We all know that lots of publishers are trying to determine if users will pay for the content they create. The Boston Globe has just announced it’s in the field surveying its customers on the topic.  The Wall Street Journal, New York Times and Financial Times are among newspapers exploring how to reap revenue through pay systems.

But just as there are publishers exploring pay walls, there are plenty of people who don’t think that strategy will work. The debate over who’s right will rage on for a while.

So here’s a thought: Why not charge on the honor system?

Radiohead tried that approach a couple of years ago, and by all media accounts, it was a success. Yes, I know there’s a big difference — Radiohead is a popular music group and users are used to paying for music.

But I think the concept can be translated to the media business. No one can duplicate the valuable content local publishers provide to their community. Why not appeal to that community and ask it to support the news gathering efforts through whatever payment it sees fit? Remind the community that without those paid journalists, the information it now takes for granted might disappear.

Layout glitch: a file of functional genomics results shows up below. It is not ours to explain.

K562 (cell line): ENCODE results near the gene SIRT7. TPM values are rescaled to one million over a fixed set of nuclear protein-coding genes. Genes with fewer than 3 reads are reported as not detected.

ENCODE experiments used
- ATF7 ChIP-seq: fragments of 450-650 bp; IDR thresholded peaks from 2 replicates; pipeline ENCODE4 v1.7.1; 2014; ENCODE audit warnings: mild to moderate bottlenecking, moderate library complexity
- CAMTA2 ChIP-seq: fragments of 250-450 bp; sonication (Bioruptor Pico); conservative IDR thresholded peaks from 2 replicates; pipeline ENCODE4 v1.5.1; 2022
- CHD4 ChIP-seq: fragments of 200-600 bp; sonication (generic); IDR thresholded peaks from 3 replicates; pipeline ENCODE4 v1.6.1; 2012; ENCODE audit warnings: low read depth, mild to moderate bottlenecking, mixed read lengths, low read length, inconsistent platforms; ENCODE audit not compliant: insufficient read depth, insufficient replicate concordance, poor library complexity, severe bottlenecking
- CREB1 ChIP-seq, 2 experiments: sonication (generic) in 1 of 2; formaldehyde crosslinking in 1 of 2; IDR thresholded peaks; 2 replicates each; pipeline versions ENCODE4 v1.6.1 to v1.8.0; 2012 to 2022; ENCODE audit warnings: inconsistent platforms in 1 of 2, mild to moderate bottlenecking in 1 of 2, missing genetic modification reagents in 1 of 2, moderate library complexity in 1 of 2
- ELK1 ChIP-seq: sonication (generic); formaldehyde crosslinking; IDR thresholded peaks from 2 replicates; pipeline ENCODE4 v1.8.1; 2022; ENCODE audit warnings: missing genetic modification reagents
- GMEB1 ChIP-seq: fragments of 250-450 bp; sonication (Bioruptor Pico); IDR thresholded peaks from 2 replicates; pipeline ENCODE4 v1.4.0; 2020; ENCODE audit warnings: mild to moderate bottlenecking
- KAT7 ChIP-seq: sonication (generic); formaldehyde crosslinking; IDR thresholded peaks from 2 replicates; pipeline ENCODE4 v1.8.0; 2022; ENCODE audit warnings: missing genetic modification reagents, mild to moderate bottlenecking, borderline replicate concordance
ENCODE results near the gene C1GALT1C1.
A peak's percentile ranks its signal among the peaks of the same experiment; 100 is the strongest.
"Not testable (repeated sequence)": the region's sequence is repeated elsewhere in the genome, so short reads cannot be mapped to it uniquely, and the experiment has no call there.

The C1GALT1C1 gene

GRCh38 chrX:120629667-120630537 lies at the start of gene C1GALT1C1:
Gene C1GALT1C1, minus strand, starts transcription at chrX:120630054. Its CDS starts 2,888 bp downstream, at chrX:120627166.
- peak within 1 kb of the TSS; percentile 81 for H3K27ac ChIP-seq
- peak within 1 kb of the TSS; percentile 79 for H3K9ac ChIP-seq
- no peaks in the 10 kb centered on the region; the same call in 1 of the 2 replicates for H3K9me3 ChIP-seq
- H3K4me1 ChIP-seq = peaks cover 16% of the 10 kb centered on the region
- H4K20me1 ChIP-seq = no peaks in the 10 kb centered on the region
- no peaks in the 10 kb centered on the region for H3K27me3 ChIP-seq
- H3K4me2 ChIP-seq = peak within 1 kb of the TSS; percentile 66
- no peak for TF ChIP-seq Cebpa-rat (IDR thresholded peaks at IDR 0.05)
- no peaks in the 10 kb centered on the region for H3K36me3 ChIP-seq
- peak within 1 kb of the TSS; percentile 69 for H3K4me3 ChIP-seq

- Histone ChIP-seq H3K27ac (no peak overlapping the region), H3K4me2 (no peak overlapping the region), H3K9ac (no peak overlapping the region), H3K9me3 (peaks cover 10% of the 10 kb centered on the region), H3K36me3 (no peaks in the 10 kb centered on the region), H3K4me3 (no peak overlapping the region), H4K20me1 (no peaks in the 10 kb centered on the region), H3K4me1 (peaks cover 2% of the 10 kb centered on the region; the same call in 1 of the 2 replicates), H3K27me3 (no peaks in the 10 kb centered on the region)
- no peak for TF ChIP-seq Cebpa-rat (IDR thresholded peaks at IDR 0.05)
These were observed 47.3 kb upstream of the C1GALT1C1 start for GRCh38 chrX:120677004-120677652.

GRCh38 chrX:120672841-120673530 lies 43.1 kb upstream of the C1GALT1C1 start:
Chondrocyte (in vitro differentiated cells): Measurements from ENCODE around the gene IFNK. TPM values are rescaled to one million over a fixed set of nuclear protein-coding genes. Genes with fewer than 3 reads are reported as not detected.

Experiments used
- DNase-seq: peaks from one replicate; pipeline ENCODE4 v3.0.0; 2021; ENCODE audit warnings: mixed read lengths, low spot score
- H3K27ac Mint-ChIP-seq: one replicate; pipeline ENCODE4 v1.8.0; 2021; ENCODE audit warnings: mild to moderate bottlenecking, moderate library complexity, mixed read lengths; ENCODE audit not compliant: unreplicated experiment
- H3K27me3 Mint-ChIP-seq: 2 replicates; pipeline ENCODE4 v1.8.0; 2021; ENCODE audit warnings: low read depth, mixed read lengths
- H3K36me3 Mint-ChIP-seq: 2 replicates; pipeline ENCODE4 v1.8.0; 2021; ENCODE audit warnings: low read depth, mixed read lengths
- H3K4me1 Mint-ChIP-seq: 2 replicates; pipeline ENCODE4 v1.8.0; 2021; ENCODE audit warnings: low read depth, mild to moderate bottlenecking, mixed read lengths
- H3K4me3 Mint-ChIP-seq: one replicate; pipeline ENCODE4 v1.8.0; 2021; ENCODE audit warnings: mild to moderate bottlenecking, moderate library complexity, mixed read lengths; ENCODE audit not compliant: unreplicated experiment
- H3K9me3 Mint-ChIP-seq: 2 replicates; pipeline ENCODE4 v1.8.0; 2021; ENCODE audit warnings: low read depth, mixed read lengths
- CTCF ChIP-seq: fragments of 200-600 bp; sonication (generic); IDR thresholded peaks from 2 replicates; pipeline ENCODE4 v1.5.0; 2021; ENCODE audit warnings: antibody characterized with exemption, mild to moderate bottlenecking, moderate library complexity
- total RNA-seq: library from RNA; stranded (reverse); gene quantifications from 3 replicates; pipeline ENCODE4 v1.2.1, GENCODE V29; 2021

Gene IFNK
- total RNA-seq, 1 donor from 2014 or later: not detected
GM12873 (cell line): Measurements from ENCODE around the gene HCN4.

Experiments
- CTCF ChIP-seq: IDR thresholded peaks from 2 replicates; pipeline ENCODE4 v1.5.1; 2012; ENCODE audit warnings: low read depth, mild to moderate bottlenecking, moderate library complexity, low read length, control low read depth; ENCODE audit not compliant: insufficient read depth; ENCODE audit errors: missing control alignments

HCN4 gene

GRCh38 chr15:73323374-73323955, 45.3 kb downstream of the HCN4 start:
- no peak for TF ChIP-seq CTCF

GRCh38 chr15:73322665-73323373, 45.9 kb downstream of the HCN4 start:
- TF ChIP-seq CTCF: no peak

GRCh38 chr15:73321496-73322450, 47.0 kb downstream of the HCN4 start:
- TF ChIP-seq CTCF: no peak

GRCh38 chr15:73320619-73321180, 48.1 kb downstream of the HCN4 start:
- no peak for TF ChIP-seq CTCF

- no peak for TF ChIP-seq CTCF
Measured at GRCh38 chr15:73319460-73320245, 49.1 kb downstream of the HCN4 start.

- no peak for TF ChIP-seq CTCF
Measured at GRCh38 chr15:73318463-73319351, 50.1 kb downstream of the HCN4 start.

How much revenue would that generate? I have no idea. I don’t know what percentage of a community might pay, and I don’t know how much they might pony up. I don’t know any of that because no one has tried anything like this before.

Maybe someone will.

The views expressed on this blog are mine alone

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